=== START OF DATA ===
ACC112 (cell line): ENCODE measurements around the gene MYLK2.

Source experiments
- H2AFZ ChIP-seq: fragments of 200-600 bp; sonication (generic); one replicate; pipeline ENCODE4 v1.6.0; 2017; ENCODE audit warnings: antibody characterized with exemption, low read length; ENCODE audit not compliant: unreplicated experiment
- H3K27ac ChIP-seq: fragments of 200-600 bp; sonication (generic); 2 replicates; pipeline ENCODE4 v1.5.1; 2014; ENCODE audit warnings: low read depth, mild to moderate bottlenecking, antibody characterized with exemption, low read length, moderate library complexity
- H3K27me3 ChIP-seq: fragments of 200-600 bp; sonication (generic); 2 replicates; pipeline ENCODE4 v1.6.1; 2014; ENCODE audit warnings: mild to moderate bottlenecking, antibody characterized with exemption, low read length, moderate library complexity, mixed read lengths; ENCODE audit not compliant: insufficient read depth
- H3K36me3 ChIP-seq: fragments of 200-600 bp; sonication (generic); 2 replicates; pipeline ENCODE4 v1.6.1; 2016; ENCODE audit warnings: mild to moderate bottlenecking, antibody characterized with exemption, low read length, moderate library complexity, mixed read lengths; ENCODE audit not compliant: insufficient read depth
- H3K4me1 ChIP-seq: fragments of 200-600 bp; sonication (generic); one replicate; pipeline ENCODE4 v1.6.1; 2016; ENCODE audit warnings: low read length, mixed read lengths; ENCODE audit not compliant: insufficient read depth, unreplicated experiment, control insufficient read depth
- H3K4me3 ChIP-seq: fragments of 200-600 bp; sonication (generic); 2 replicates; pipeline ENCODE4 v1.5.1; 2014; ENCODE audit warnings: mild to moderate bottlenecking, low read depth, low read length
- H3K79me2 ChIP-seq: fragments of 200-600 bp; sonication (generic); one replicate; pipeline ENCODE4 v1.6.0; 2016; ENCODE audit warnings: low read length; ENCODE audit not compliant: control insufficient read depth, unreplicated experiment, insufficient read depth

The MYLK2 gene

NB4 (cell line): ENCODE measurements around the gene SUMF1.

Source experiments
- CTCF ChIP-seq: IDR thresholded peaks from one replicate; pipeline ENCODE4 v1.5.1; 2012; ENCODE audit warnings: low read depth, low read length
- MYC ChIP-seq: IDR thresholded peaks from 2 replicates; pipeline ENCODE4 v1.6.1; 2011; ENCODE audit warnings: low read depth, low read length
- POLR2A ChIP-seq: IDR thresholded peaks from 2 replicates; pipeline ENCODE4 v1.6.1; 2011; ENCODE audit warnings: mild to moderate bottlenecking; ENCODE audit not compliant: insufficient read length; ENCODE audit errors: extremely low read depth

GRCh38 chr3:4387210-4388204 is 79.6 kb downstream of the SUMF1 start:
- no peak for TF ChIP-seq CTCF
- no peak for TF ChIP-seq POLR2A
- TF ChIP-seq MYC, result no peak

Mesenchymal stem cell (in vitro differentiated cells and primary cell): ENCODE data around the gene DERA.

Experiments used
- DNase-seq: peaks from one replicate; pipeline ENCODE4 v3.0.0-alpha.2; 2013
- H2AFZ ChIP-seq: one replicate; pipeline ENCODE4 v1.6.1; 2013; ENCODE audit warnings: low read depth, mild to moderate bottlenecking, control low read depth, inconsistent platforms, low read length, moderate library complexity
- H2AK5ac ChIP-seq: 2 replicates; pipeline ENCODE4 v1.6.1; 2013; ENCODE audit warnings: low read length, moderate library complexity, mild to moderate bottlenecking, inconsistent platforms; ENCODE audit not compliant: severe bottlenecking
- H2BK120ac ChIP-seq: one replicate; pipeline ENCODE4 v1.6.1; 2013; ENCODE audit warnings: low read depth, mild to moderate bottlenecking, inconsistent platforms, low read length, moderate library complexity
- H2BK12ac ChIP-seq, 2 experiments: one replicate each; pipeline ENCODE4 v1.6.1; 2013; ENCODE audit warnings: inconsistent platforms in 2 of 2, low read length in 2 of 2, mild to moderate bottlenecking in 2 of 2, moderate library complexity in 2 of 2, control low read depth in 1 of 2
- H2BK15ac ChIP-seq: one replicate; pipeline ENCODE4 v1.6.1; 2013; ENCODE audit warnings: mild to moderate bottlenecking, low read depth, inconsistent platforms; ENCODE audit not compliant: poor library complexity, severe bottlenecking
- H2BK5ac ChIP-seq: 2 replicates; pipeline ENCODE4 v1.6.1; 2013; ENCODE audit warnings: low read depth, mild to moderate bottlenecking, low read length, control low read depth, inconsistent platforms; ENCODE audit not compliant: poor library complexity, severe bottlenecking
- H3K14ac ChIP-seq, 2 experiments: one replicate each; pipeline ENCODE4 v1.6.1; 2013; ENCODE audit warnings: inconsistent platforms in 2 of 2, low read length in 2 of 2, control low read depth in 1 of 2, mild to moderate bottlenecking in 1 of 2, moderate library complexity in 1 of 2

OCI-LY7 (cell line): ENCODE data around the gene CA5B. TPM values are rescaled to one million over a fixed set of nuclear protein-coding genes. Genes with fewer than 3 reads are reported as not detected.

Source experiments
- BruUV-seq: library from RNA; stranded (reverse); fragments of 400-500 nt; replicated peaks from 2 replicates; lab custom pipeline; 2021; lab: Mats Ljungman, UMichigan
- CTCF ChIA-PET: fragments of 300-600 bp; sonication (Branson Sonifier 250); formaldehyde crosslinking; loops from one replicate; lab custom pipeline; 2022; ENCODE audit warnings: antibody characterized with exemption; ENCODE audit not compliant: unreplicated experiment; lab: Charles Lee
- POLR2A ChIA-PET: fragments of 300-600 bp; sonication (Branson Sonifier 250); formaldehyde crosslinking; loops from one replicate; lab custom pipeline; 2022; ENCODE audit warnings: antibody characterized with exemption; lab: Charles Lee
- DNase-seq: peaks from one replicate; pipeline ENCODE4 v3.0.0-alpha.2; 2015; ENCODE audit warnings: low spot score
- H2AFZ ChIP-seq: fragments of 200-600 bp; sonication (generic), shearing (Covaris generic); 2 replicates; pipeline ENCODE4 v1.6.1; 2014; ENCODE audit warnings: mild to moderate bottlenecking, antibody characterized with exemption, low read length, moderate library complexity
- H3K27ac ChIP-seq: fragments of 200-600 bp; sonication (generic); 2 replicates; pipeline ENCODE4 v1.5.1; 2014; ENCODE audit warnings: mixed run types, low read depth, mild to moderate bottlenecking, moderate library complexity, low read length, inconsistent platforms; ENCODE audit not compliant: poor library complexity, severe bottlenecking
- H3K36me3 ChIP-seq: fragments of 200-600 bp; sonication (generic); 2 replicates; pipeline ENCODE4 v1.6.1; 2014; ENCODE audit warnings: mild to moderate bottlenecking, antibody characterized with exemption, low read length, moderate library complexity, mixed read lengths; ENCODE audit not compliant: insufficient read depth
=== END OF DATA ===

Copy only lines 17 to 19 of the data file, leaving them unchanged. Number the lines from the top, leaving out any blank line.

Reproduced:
- no peak for TF ChIP-seq CTCF
- no peak for TF ChIP-seq POLR2A
- TF ChIP-seq MYC, result no peak